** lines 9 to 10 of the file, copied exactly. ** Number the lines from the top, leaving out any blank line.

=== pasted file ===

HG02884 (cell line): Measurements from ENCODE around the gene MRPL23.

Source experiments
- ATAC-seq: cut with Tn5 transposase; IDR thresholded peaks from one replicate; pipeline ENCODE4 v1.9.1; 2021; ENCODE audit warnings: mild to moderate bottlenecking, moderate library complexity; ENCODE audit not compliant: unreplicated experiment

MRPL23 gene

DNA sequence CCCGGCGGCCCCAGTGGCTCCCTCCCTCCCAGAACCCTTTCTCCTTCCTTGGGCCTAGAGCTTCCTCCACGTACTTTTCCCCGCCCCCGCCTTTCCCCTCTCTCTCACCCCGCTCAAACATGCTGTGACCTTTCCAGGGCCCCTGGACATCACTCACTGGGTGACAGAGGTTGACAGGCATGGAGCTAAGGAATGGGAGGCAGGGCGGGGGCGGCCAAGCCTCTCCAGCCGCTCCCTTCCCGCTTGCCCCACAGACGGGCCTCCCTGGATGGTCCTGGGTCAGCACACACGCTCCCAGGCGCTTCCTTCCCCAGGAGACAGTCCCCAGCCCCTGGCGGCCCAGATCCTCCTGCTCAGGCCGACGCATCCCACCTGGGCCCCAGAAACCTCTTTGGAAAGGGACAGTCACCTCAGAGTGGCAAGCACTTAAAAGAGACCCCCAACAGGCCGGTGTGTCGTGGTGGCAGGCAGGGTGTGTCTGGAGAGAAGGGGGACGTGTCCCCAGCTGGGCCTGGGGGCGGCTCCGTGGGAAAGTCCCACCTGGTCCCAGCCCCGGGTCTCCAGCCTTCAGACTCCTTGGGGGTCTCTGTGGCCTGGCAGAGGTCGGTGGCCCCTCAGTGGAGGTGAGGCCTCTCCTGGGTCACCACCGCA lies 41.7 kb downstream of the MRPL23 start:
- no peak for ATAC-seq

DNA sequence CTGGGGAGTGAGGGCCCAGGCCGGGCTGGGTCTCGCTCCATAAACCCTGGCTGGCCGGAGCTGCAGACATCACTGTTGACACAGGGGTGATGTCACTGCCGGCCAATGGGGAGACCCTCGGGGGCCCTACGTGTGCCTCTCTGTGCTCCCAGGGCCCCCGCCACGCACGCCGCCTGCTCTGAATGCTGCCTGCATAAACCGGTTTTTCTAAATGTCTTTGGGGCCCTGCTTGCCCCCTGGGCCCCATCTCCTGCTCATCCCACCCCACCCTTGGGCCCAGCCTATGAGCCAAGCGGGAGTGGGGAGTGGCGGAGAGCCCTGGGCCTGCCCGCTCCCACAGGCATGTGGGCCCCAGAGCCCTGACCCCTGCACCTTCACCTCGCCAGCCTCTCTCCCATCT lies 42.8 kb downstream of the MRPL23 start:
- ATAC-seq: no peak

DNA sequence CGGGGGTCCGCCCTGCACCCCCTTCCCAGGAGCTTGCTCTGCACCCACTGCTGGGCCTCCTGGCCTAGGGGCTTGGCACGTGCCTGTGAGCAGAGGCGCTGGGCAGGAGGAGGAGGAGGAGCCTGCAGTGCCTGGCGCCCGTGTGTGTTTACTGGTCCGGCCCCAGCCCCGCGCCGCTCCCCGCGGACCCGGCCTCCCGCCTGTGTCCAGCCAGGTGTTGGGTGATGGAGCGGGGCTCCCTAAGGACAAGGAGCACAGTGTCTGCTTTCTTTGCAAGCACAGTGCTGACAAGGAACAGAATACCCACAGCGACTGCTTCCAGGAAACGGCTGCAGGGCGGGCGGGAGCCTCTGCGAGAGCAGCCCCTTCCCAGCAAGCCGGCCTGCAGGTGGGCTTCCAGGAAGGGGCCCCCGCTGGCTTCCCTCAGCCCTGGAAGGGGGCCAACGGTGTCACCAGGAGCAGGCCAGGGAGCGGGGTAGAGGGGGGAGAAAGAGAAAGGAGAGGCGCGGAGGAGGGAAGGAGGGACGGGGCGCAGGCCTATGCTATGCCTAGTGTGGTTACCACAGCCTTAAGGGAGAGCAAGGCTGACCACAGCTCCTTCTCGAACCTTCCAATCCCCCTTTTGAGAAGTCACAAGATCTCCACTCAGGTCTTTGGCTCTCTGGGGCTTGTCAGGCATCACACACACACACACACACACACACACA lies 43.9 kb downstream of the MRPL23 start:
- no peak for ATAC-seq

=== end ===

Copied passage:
DNA sequence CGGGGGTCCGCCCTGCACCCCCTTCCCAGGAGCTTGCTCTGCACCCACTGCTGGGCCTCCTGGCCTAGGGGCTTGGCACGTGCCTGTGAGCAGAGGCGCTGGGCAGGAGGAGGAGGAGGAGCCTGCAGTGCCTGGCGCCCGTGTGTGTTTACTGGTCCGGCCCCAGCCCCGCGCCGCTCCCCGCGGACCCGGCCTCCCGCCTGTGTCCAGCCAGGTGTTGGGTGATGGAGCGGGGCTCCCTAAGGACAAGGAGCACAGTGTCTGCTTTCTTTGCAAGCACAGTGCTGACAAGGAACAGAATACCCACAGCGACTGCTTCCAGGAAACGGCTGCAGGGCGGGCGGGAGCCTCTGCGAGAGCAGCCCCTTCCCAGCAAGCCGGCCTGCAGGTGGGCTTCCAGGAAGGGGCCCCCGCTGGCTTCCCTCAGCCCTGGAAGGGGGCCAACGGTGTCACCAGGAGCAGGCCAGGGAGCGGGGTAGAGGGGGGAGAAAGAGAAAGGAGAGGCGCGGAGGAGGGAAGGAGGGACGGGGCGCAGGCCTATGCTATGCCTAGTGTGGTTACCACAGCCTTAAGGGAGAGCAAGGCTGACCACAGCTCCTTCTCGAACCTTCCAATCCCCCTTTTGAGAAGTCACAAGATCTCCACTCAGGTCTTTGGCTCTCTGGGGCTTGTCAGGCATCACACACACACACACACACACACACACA lies 43.9 kb downstream of the MRPL23 start:
- no peak for ATAC-seq